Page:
29. October 2019
Nocturnal railway noise causes pronounced vascular damage
A recent publication of the Department of Cardiology of the University Medial Center Mainz in the renowned cardiovascular journal “Basic Research in Cardiology” demonstrates for the first time findings that explain the increased occurrence of cardiovascular diseases as a result of railway noise.
According to more conservative estimates by the World Health Organization (WHO), 61,000 healthy years of life due to chronic ischemic heart disease, 45,000 due to cognitive perceptional impairment in children, 903,000 due to sleep disorders, 22,000 due to tinnitus and 654,000 due to anger (annoyance) are lost each year. Thus, in terms of noise, up to 1.6 million healthy years of life are lost every year in Western Europe.
In particular, the Rhine-Main area is exposed to heavy loads from road, rail and aircraft noise. In the Middle Rhine Valley, one registers up to 130 trains per night, peak sound levels up to 90-100 dB(A) and average sound levels of > 60 dB(A). The World Health Organization (WHO), on the other hand, recommends a mean sound level of 44 dB(A) (Lnight) for the night, since at higher noise levels sleep disorders and more cardiovascular diseases are expected.
In field trials in the years 2012-2015, the research group of Univ.-Prof. Dr. Thomas Muenzel of the Department of Cardiology of the University Medical Center Mainz could prove that simulated nocturnal aircraft noise markedly worsens the vascular function (endothelial function) of healthy persons and patients with established coronary heart disease, increases stress hormones and drastically worsens the quality of sleep.
So far, there has been no noise impact research that has studied under controlled conditions the effects of railway noise on vascular function. In the current study simulated nocturnal railway noise with 65 dB(A) peak noise levels and up to 54 dB(A) mean sound pressure levels (30-60 railway noise events per night) led to a substantial deterioration of vascular function, an established parameter in cardiology for diagnosing the early, subclinical stages of atherosclerosis (vascular calcification). This vascular damage was significantly improved by acute challenges with vitamin C (2 grams p.o.). At the same time, changes in the proteins in the blood towards thrombosis, oxidative stress and inflammation were established in the blood of subjects exposed to radioactive tissue, which may explain the increased risk of developing future cardiovascular diseases such as arterial hypertension, myocardial infarction and heart failure.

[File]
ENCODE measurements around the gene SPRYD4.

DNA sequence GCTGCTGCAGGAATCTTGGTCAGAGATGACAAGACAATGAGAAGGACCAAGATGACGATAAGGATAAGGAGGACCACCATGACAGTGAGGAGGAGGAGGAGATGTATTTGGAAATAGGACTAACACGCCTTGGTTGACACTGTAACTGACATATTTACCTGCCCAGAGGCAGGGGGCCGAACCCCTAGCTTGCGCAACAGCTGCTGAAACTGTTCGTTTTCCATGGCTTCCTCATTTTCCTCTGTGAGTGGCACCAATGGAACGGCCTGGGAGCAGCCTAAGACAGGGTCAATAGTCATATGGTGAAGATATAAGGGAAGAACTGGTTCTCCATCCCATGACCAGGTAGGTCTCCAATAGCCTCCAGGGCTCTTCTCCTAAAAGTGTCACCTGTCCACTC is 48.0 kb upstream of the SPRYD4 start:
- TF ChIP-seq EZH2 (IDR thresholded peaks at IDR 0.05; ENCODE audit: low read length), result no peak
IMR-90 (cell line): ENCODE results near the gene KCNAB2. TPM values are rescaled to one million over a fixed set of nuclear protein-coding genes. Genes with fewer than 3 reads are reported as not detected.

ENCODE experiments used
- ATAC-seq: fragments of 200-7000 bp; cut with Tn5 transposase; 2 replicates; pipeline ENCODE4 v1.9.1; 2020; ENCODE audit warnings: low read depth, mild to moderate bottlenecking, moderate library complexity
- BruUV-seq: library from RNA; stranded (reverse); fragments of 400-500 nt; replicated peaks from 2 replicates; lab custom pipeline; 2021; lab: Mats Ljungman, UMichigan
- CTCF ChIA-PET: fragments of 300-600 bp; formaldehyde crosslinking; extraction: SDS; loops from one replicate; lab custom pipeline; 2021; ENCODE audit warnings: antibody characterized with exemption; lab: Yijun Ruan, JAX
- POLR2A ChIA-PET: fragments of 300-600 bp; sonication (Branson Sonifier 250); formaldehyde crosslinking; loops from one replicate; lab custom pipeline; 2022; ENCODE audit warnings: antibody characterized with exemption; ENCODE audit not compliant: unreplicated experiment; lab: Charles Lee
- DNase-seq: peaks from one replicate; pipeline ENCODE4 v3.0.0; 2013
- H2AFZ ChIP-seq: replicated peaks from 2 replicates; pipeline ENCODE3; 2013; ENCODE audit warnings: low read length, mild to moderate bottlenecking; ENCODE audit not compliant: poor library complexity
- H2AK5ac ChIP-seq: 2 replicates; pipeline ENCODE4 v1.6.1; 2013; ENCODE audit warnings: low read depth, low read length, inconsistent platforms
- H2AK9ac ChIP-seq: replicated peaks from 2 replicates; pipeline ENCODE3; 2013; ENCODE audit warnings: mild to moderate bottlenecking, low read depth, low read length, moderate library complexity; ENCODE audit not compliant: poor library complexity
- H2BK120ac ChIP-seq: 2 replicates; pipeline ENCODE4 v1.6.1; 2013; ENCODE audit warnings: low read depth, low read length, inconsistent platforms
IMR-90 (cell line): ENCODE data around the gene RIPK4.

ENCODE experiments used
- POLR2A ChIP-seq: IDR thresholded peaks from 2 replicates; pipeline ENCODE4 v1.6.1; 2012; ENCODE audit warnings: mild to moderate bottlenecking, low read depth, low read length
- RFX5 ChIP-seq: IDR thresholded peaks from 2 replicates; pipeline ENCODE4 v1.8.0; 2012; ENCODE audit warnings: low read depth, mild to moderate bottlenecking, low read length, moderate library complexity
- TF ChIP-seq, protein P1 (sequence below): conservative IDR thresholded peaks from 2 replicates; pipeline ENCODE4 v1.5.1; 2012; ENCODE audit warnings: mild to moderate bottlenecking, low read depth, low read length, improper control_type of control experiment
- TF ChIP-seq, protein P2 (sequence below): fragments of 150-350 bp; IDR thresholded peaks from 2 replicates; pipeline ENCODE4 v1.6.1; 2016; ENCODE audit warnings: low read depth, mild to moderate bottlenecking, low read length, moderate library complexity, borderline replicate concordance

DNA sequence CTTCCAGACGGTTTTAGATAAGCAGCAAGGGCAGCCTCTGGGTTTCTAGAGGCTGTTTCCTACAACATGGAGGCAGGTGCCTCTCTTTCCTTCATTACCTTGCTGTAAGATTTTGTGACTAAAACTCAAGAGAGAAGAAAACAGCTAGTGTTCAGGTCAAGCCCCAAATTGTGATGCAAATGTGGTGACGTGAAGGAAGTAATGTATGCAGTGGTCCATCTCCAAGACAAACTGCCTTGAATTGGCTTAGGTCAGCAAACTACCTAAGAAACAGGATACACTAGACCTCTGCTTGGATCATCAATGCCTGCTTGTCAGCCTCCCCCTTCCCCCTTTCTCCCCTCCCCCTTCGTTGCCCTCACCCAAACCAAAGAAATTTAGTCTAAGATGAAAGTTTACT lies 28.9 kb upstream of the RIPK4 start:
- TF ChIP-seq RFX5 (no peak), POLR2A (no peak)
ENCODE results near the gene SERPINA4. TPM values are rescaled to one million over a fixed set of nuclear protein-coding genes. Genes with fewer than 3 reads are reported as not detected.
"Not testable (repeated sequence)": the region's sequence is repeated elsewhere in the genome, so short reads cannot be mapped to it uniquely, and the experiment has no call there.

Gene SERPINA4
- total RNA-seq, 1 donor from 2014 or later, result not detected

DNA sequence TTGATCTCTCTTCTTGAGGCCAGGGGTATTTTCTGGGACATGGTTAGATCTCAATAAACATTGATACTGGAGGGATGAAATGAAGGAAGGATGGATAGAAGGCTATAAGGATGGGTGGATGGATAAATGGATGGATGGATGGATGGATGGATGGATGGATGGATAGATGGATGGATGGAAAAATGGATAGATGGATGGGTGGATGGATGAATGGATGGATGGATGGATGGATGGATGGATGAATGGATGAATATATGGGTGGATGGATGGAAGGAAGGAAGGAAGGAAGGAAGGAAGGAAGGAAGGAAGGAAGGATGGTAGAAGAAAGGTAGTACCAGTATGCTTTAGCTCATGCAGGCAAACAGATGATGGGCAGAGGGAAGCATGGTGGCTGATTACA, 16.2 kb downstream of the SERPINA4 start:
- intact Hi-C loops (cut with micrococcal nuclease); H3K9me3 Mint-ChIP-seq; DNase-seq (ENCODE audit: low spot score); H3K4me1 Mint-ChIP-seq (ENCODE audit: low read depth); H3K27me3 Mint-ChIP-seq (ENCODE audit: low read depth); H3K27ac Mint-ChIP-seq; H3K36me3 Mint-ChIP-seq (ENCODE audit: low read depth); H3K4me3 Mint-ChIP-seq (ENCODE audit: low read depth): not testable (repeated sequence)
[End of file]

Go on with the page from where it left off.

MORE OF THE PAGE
The team of researchers consisting of e.g. Johannes Herzog, Univ.-Prof. Dr. Andreas Daiber, Univ.-Prof. Dr. Thomas Muenzel and Univ.-Prof. Dr. Philip Wild of the University Medical Center Mainz as well as the renowned noise researcher Mette Sørensen (M.Sc., PhD) from the University of Southern Denmark is surprised by the extent of vascular damage: “These changes in vascular function are usually only seen in patients with pronounced cardiovascular risk factors such as high cholesterol, diabetes, hypertension or in chronic smokers. The fact that vitamin C enhances vascular function means that free radicals play an important role as the cause of vascular damage. However, the vitamin C results have no therapeutic significance, since its effectiveness is usually lost during continuous use. The significant changes in the blood plasma levels of 31 proteins, which are predominantly responsible for prothrombotic, pro-oxidative and pro-inflammatory processes, are alarming.”
Univ.-Prof. Dr. Thomas Muenzel adds: “The results clearly show that nocturnal railway noise is an important cardiovascular risk factor due to the negative effects on vascular function. The current WHO recommendations regarding nighttime noise caused by train noise (Lnight 44 dB(A)) are being substantially and permanently exceeded in the Rhine Valley and this must have health policy consequences.”
Johannes Herzog, Frank P. Schmidt, Omar Hahad, Seyed H. Mahmoudpour, Alina K. Mangold, Pascal Garcia Andreo, Jürgen Prochaska, Thomas Koeck, Philipp S. Wild, Mette Sørensen, Andreas Daiber, Thomas Muenzel. Acute exposure to nocturnal train noise induces endothelial dysfunction and pro-thromboinflammatory changes of the plasma proteome in healthy subjects. Basic Research in Cardiology.
Caption: Research conducted by the Department of Cardiology of the University Medical Center Mainz proves negative consequences of nocturnal railway noise on personal health.
Photo: Peter Pulkowski (University Medical Center Mainz)
Univ.-Prof. Dr. Thomas Muenzel,
Head of the Department of Cardiology, Cardiology I, University Medical Center Mainz,
Tel.: +49 (0)6131 17-7250, e-mail: firstname.lastname@example.org
Department of Corporate Communications, University Medical Center Mainz,
Tel.: +49 (0)6131 17-7428, Fax: +49 (0)6131 17-3496, e-mail: email@example.com
The University Medical Center Mainz at a glance
The University Medical Center of the Johannes Gutenberg University Mainz represents an extensive integration of health care, research and teaching. As the only University Medical Center in the state of Rhineland-Palatinate we offer tomorrow‘s medicine now – because we ensure that knowledge from cutting-edge medical research is rapidly delivered to the patient. Working together in exemplary interdisciplinary fashion, numerous specialists in sixty clinical departments, institutes and divisions treat more than 340,000 people every year on an inpatient and outpatient basis. We educate more than 3,400 students in human medicine and dentistry as well as more than 620 young people in most diverse medical, commercial and technical professions. Almost 8,000 employees are jointly focused on one common goal: Our Expertise for Your Health! Further information is available online at www.unimedizin-mainz.de.